two-and-half-stars
Bookmarks Issue: 
19-Nov-Dec-2005
user_rating: 
0

A Novel of Dissimulation

A-LegendsMartin Odum, a former CIA operative, can no longer keep straight the zillion identities that have been created for him over the years. Existentially confused and a little bored, he decides to help out an old sparring partner—a Russian KGB agent, whose daughter is in a bind. The daughter in question is in the midst of a divorce, an Orthodox Jewish divorce at that, and her husband seems to have vanished. Because Jewish law requires that both spouses be physically present for a divorce, the missing husband must be tracked down. And so begins a search that takes us, ultimately, to Russian organized crime. The novel consists of both a wild romp through post-Soviet Russia and a quest for self-discovery.
Overlook. 386 pages. $25.95. ISBN: 1585676969

Guardian 4 of 5 Stars
"Littell taps into issues in ways smarter than most—the emergence of global terrorism, the collapse of the Russian economy, and the insistence that everything links up and knocks on. The message is blunt: the United States will not be far behind the Soviet Union in crashing because capitalism contains within it the seeds of its own destruction." Chris Petit

New Yorker 3 of 5 Stars
"Littell conscientiously covers the new ground—the post-Soviet Russia of the oligarchs; the potential for financial shenanigans opened up by worldwide computerization; the stagnant antipathy between Israel and its neighbors; Bosnia; Chechnya; and (news to me) an international smugglers’ cove where the borders of Paraguay, Brazil, and Argentina meet and whores dance sleepily in one another’s arms—but he remains most excited by, and most at home with, occupants of the old U.S.S.R. as they strike up fresh relations with capitalism and the C.I.A." John Updike

Philadelphia Inquirer 2.5 of 5 Stars
"I know Littell is a guy, but if he’s going to incorporate perfume into a plot, he should know a little more about the stuff. A psychologist who is shocked at the notion of an out-of-office relationship with her patient would not wear Shalimar to their sessions." Sandy Bauers

Los Angeles Times 2 of 5 Stars
"He tries to universalize Odum’s plight by saying that not only spies but most other people in the modern world live multiple lives. He makes this case with more wit than rigor." Michael Harris

New York Times 2 of 5 Stars
"It’s always good to see a writer please himself, but Littell’s focus on his higher purposes leaves, in its wake, far too much sloppiness, repetition, even overwriting. His attention seems to wander for long stretches, as if he doesn’t care about the narrative’s fictional scaffolding and is saving his talents for the denouement." Neil Gordon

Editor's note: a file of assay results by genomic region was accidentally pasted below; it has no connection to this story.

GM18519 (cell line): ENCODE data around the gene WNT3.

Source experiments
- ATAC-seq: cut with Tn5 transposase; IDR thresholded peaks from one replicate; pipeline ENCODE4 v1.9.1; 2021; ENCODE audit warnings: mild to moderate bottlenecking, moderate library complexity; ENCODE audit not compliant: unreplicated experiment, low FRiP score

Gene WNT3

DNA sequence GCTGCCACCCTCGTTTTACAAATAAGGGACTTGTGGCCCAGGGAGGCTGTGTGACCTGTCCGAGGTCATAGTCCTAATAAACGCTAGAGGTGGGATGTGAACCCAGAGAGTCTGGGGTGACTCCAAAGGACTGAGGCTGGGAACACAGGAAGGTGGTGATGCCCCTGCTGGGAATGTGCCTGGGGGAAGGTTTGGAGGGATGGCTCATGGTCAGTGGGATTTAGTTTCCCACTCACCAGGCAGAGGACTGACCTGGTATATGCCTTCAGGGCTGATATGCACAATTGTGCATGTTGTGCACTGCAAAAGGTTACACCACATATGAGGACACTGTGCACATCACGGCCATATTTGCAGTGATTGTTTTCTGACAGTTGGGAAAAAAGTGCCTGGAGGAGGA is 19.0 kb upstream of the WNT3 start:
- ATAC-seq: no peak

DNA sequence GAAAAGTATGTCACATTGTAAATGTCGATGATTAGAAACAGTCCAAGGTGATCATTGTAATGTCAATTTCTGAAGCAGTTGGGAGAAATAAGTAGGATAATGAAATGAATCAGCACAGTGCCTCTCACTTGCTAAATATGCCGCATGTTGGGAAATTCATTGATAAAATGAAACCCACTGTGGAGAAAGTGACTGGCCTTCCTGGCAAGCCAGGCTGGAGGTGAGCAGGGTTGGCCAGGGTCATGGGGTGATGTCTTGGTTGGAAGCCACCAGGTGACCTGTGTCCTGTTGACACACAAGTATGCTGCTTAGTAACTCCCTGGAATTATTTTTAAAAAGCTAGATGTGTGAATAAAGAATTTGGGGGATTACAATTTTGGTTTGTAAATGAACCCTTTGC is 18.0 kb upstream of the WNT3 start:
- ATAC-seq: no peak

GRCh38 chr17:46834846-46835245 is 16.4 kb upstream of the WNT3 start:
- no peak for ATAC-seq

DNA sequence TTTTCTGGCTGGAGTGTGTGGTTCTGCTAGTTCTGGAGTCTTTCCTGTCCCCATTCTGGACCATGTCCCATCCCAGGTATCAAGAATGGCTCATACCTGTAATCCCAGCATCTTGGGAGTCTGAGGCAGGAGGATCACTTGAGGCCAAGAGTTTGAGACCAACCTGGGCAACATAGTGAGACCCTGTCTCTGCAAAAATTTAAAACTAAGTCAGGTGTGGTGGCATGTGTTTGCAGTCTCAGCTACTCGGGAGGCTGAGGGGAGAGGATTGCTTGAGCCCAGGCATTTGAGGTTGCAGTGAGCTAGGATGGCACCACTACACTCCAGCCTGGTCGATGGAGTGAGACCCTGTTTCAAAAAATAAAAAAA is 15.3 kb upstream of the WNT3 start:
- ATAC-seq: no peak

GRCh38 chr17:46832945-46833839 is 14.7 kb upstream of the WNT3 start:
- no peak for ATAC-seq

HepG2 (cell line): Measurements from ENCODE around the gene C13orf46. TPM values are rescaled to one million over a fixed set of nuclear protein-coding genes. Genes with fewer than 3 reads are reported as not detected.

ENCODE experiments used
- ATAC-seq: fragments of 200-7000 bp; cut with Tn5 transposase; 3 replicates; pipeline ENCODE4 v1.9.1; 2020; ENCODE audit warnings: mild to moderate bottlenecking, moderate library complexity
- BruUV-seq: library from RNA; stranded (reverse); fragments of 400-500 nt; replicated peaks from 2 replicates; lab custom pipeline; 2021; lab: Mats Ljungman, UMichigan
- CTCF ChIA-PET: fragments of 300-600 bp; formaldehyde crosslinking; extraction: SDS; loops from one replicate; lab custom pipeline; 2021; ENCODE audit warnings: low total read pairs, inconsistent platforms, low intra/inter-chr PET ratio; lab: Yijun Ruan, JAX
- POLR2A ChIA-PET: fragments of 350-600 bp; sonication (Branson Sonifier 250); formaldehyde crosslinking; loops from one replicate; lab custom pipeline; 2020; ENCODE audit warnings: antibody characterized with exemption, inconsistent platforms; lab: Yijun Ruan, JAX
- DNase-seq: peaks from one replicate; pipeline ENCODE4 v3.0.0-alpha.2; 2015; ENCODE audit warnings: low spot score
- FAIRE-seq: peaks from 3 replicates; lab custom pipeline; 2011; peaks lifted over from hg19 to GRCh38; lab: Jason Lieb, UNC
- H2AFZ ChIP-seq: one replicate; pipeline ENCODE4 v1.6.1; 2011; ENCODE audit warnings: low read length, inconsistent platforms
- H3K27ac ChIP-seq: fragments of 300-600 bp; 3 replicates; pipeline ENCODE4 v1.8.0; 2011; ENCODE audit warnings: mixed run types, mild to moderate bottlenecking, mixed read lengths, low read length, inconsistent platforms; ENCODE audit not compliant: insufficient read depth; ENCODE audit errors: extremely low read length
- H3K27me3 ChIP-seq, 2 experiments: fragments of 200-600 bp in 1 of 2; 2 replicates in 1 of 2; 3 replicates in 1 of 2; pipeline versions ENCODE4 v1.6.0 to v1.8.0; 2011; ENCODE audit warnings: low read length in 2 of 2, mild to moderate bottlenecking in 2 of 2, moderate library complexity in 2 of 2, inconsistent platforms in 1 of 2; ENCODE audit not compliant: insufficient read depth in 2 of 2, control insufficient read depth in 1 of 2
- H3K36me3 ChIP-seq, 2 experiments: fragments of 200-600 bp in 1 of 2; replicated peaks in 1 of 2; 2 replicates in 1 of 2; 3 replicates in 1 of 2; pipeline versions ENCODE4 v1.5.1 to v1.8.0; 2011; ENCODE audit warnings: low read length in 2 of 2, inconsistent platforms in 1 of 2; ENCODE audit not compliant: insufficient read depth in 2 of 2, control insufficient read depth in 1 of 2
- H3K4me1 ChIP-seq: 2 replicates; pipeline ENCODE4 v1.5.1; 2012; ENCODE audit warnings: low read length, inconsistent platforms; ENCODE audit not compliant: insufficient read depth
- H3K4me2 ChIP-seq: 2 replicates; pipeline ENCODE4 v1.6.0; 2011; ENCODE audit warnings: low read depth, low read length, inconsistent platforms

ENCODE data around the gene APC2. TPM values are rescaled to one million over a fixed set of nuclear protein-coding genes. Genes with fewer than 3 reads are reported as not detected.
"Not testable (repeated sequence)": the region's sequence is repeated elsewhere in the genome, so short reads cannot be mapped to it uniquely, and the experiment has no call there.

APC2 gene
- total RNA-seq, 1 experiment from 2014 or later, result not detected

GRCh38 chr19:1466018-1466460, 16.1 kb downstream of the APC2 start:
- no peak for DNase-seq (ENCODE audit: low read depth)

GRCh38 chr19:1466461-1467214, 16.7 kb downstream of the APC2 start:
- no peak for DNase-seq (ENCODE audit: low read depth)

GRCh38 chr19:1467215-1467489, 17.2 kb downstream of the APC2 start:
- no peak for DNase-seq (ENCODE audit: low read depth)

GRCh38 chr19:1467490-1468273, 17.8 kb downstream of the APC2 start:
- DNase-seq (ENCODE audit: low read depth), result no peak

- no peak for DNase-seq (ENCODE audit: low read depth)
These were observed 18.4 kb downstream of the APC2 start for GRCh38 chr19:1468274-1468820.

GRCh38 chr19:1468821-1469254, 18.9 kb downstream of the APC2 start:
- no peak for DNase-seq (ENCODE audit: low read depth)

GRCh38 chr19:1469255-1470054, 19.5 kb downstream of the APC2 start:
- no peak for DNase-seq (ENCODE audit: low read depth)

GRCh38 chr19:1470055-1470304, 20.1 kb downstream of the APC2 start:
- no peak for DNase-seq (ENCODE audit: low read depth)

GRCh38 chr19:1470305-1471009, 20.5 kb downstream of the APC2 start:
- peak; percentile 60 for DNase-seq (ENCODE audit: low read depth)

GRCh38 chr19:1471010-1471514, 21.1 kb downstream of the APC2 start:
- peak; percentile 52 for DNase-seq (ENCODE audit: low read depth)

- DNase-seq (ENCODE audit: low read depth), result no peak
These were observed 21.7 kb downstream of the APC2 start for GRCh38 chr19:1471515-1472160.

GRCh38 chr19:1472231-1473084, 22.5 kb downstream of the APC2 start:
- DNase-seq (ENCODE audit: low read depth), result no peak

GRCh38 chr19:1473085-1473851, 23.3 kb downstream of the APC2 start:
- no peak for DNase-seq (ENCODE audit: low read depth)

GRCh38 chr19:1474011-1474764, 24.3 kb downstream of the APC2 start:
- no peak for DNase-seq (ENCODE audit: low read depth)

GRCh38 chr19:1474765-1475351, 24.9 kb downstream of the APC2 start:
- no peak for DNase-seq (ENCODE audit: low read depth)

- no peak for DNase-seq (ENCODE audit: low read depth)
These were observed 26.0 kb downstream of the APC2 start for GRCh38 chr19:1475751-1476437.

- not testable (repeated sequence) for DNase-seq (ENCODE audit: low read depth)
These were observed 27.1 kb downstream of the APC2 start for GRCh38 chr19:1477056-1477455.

Washington Times 2 of 5 Stars
"Any reader with more than a cursory knowledge of intelligence has two choices with Robert Littell’s new novel, Legends. Toss it across the room into the discard box for the next library sale, or, if you prefer, push reality away for a few hours and enjoy an interesting if very fantastical read." Joseph C. Goulden

Critical Summary

What does a spy novel look like after the end of the Cold War? Littell provides quite an answer. A former Newsweek reporter, he has produced an entertaining romp through post-Soviet Russia. Reviewers found plenty to quibble with, most notably Littell’s surprisingly cliché-ridden prose. But in exposing the tensions of Russia’s transition to capitalism, Littell approached the genre with creativity. He doesn’t overlook the War on Terror, either; Al Qaeda gets a walk on. The plot line of Odum’s struggle to figure out his true identity struck some readers as a bit forced—but others thought it added depth, bringing rich layers of meaning to what otherwise might have been a stock genre piece.

Better Littell Choices

The Defection of A. J. Lewinter (1973): 4 of 5 Stars Mar/Apr 2003. American scientist A. J. Lewinter walks into the Soviet embassy in Tokyo and announces his intention to defect. Is Lewinter a CIA plant? Is he for real? What does he know?

The Company (2002): A semi-fictional look at the history of the CIA, from 1950 to 1995. Littell’s characters, whom we come to know over 900 pages, deal with the Bay of Pigs, the fall of Budapest, and the Soviet incursion into Afghanistan. President Reagan, Vladimir Putin, William F. Buckley Jr., and others make walk-on appearances.